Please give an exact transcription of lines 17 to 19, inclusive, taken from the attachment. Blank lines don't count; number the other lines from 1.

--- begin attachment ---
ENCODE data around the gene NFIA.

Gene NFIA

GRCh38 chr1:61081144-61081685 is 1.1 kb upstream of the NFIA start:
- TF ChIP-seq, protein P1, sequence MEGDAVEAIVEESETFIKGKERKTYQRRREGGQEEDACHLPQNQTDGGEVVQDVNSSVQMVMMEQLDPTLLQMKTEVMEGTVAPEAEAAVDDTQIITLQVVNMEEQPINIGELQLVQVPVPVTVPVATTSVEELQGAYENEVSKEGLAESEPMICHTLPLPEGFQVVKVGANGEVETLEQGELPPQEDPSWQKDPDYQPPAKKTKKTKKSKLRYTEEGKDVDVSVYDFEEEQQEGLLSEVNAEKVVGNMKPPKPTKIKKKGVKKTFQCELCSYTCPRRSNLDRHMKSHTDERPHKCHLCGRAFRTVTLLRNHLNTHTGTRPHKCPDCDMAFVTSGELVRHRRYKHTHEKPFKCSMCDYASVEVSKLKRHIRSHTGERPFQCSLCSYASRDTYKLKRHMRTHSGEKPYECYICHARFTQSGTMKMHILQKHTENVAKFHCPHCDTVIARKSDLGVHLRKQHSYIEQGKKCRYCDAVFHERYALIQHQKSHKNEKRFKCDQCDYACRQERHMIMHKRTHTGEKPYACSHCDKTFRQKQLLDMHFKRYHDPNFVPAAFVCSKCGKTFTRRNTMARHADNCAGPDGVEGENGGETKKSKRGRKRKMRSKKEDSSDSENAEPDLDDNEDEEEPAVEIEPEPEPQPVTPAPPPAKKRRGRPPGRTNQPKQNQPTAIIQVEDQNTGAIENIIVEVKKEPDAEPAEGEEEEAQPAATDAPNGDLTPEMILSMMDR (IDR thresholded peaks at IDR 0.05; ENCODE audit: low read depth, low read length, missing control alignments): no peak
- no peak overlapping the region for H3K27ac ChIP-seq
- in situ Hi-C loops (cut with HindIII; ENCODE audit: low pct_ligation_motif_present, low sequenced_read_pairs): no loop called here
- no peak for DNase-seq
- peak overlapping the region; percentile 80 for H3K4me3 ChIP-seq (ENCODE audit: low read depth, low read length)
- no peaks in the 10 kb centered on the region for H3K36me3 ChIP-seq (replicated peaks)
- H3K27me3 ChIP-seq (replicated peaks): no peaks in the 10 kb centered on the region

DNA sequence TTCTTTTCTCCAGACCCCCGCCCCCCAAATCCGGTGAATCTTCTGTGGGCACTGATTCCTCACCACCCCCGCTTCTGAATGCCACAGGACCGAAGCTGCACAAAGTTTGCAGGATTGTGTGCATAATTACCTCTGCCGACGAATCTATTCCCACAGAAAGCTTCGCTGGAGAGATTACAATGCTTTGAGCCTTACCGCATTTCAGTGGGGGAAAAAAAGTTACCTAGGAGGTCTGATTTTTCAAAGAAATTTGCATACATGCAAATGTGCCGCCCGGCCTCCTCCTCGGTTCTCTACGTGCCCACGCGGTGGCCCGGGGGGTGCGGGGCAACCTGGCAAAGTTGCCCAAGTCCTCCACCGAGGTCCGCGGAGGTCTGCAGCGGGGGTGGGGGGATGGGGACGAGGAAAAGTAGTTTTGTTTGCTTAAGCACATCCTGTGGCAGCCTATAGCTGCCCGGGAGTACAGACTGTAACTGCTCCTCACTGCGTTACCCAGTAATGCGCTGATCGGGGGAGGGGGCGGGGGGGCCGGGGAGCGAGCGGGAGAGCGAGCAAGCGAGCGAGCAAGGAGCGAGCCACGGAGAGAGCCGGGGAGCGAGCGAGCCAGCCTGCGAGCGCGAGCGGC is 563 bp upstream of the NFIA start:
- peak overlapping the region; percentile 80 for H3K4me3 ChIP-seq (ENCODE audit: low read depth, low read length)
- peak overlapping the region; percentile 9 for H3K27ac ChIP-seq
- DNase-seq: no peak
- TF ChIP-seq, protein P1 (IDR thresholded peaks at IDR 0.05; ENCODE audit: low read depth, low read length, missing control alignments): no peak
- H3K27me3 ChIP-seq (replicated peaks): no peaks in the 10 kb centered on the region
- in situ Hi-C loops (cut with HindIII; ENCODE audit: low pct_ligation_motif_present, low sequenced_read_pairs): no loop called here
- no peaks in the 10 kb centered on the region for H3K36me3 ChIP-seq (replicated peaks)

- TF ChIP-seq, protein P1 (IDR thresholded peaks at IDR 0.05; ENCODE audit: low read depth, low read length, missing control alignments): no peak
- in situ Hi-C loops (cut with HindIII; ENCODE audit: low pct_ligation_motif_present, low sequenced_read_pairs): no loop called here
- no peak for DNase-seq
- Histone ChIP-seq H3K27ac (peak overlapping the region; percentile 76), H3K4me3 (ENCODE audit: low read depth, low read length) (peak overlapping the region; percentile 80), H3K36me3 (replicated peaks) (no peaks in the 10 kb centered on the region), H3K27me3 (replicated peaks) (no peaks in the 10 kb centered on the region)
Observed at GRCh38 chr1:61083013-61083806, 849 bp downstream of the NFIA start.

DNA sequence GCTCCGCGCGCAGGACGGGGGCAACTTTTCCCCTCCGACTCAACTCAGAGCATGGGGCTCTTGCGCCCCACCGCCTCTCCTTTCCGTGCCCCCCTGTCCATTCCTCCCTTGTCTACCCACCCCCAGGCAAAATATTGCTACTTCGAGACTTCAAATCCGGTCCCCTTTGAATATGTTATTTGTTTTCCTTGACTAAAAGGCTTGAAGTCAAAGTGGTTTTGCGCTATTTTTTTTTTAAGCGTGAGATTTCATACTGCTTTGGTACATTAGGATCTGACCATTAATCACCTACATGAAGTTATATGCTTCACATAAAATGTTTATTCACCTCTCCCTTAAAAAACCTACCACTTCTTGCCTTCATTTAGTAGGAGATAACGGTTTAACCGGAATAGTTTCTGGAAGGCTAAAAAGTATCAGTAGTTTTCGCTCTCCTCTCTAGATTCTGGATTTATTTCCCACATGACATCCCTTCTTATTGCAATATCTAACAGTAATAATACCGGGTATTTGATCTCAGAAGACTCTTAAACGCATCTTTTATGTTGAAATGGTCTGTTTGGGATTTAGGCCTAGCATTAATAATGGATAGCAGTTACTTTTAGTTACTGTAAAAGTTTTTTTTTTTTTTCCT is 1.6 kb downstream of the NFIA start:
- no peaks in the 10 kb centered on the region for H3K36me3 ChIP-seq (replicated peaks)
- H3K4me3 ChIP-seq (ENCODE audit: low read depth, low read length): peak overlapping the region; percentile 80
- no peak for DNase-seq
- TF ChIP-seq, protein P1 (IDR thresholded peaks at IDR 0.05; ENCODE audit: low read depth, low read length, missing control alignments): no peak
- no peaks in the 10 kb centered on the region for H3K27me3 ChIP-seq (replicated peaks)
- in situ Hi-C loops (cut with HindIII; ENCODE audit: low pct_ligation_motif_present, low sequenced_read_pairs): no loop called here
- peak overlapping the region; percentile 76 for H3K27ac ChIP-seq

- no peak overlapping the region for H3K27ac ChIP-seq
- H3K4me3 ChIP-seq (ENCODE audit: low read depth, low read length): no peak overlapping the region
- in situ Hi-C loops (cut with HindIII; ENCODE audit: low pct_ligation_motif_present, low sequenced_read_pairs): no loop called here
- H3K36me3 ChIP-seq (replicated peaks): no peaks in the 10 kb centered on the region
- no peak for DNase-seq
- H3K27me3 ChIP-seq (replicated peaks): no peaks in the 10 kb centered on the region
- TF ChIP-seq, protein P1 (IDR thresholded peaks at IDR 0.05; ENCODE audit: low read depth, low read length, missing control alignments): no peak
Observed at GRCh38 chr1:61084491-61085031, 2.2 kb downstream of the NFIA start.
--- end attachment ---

- in situ Hi-C loops (cut with HindIII; ENCODE audit: low pct_ligation_motif_present, low sequenced_read_pairs): no loop called here
- no peaks in the 10 kb centered on the region for H3K36me3 ChIP-seq (replicated peaks)

- TF ChIP-seq, protein P1 (IDR thresholded peaks at IDR 0.05; ENCODE audit: low read depth, low read length, missing control alignments): no peak